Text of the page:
Tuesday 15 July 2014 | By Jess Keene |
As this was my first time to China, I had nothing but what I had read, and the stories of others, to guide my expectations.
I found Guangzhou to be a vibrant urban jungle, with a mass of huge skyscrapers, towering overpasses and throngs of smart, modern people. But amongst the seeming chaos, there are many, many hidden gems to be found. Wonderful, quaint parks are dotted amongst the high-rises, giving the city a strong sense of pride and community. The sparkling Pearl River meanders quietly through the city, washing the surrounding nightspots with a sense of calm and fun. And the blend of centuries old buildings, mixed with modern architecture, gives the impression that Guangzhou is proud of its past, but certainly is looking towards the future.
The magic of Tibet starts before you have even officially arrived. Flying over the mighty Himalaya ranges is a true treat in itself, and you just can’t help but feel excited for what you hope to find when you arrive.
After about a 45mins drive from the airport, through the Tibetan countryside, you arrive at Lhasa city. I guarantee, this will exceed your expectations. Years of public works have transformed Lhasa into a colourful and thriving city. Beautifully landscaped gardens line the streets, creating boulevards that invite promenading. Simple, but wonderfully decorated, buildings create atmosphere and charm. And of course, you cannot be in Asia without some chaotic driving to get your heart racing just that little bit.
Our first treat of the city was a visit to the Jokhang Temple and Barkhor Circuit. Located in the heart of Lhasa, the UNESCO site is an ultimate destination for Tibetan Pilgrims. Outside the Jokhang Temple, we see rows of people softly offering traditional prayers and prostrations to Buddha. As we shuffled our way inside with hundreds of Tibetans, we were met with the smells of yak butter oil and incense. A sense of anticipation grew, as we slowly moved towards the room that housed a beautiful, and incredibly sacred, golden statue of Buddha. As believed to be one of only three that were constructed in his lifetime, the awe of seeing this relic was incredibly humbling.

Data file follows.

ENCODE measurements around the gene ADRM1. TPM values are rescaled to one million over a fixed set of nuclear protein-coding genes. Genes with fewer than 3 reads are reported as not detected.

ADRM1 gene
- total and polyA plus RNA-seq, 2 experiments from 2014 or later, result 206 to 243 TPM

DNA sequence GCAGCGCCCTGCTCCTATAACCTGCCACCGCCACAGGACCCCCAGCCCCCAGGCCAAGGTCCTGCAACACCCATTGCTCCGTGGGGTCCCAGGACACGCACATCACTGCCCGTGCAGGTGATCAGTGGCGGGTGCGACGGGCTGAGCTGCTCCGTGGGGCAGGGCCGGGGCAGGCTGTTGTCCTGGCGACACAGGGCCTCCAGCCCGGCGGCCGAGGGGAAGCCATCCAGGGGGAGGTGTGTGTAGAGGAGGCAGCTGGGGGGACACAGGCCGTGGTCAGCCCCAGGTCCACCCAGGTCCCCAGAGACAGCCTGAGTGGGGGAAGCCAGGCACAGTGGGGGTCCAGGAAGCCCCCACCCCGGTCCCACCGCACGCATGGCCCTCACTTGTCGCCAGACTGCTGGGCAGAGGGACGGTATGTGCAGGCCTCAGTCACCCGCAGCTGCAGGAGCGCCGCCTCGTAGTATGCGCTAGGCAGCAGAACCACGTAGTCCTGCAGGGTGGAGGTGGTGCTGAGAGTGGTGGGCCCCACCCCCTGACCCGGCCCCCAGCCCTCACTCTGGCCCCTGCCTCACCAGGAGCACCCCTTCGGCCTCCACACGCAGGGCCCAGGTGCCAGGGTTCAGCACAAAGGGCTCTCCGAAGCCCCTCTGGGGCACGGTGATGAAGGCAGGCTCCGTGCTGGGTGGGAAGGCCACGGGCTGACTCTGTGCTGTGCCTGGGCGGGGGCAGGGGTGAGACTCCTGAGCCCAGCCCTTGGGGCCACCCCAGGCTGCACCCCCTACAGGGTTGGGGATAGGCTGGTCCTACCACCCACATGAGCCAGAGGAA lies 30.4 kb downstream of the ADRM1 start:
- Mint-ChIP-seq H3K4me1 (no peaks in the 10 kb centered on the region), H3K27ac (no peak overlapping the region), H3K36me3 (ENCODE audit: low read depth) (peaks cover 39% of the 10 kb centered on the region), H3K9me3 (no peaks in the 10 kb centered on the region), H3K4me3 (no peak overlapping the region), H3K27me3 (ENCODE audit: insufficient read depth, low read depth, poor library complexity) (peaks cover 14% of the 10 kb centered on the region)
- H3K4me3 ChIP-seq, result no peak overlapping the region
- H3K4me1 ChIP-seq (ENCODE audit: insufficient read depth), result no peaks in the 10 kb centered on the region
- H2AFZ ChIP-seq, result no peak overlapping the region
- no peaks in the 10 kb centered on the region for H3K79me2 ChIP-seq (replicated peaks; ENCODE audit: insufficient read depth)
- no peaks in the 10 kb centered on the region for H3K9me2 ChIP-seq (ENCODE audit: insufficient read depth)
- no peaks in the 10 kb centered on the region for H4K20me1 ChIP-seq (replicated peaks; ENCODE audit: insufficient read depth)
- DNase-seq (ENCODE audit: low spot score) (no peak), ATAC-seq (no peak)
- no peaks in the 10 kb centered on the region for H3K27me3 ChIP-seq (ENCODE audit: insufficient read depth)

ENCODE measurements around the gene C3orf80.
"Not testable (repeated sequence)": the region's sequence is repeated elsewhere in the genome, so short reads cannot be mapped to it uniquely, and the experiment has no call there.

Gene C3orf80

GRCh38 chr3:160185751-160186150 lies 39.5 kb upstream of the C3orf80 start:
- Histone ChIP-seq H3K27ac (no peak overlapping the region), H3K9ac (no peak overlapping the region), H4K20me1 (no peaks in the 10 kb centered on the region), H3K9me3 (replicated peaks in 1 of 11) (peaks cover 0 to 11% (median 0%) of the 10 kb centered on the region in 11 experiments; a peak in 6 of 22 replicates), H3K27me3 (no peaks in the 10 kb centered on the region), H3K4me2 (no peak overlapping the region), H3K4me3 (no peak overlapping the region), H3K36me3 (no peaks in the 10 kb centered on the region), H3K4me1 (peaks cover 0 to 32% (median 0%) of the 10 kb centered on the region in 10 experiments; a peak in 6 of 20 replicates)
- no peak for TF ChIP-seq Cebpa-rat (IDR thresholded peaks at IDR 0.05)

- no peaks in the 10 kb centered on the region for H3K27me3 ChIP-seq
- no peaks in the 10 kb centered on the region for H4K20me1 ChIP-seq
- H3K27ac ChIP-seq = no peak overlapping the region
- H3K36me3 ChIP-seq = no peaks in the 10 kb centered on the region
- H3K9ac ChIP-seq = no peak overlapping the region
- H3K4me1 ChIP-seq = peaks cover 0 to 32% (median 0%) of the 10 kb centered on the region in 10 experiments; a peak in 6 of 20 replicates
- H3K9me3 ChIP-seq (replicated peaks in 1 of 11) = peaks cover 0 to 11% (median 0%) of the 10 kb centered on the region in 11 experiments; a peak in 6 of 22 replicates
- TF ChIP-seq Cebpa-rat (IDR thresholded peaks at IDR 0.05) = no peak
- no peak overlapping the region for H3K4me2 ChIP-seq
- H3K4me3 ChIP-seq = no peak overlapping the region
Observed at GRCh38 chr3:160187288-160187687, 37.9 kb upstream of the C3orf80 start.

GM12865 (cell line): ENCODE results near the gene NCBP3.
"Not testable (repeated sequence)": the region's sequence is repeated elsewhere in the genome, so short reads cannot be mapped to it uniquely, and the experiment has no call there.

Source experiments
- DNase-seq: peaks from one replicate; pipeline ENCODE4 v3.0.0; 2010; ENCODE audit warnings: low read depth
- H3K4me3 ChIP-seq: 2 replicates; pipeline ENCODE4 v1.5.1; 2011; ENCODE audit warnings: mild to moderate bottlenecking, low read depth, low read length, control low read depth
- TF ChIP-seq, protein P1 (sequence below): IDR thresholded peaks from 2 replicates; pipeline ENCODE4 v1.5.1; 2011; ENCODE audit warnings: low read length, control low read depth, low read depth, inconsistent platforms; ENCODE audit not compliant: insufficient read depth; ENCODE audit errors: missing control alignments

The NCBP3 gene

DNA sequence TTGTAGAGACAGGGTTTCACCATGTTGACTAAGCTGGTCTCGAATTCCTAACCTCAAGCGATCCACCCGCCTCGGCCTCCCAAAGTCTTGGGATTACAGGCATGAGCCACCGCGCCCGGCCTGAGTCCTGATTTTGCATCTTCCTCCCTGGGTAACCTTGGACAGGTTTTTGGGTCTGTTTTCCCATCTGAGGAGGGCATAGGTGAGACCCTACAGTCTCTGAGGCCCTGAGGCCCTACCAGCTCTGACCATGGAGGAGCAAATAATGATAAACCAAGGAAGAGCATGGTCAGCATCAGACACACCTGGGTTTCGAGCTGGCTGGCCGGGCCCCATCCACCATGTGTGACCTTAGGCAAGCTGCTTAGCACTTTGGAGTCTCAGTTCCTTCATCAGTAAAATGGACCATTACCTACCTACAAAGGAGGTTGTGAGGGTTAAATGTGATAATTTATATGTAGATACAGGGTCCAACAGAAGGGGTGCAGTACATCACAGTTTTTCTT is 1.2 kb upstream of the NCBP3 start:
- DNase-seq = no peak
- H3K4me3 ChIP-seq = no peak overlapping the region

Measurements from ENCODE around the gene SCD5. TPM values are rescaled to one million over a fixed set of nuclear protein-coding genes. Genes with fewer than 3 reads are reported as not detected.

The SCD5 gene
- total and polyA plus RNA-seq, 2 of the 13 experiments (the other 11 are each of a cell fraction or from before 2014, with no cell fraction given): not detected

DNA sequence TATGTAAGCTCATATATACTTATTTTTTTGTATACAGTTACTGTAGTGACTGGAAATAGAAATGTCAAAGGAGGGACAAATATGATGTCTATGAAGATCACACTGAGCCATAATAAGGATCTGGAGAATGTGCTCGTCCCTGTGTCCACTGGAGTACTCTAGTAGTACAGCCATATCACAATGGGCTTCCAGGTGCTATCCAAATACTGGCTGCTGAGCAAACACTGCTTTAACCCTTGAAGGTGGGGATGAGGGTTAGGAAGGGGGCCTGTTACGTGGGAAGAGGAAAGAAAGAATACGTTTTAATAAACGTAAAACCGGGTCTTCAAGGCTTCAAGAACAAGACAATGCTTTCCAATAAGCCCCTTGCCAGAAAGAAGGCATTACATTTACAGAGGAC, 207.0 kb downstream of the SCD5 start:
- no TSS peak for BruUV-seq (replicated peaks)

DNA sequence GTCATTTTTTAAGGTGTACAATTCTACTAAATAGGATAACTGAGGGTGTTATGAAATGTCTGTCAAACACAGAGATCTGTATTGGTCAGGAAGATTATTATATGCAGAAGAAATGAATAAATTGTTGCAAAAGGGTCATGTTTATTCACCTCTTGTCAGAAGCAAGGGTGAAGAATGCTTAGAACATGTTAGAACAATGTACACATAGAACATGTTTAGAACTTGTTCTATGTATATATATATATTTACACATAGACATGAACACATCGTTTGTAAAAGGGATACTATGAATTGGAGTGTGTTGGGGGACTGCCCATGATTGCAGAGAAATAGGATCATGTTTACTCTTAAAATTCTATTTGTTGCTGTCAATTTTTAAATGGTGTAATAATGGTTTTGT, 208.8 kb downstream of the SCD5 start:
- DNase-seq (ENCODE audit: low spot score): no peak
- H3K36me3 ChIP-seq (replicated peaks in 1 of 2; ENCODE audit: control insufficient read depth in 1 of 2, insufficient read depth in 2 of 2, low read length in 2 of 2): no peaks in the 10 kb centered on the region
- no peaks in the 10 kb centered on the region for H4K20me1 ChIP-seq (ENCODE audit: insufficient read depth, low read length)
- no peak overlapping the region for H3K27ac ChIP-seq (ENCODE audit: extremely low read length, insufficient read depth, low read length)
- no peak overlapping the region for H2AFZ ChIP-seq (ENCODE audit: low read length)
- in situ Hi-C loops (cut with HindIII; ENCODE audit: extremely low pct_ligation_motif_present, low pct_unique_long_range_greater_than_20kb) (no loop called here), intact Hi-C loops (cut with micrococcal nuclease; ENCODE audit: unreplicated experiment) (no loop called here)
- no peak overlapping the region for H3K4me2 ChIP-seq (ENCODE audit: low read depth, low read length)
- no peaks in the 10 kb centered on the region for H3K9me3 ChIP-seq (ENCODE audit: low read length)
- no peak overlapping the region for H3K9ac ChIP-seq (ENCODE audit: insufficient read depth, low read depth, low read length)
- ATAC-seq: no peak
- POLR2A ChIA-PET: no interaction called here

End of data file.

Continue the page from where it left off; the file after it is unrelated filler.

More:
Next we slowly made our way around the holiest of Lhasa’s pilgrim circuits, the 1km Barkhor Circuit. Here we were fascinated by the true dedication of some pilgrims, performing a prostration every three steps. Moving together with the crowd, the sense of being part of something much bigger than ourselves was intoxicating.
Our second treat was a visit to the Potala Palace, the official winter residence of the Dalai Lama, and the highest ancient palace in the world. The grandeur of the palace was amplified by the fact that to get to the top, we would have to climb the 300 or so steps, which was not an easy prospect at this altitude. As we puffed our way to the top, we caught glimpses of Lhasa below.
The effort was well worth it, as inside was a true wonder. We toured the ceremonial hall, housing the magnificent throne of the Dalai Lama, and saw his private rooms and audience halls. All were beautifully decorated with murals, painted scrolls, carpets, canopies, and curtains. Inside we saw numerous sculptures of porcelain, jade, and fine objects of gold and silver. The palace was stunning, and would easily rival those of Europe. On our descent, we were treated with spectacular views of Lhasa, showing the bustling city surrounded by the mountains.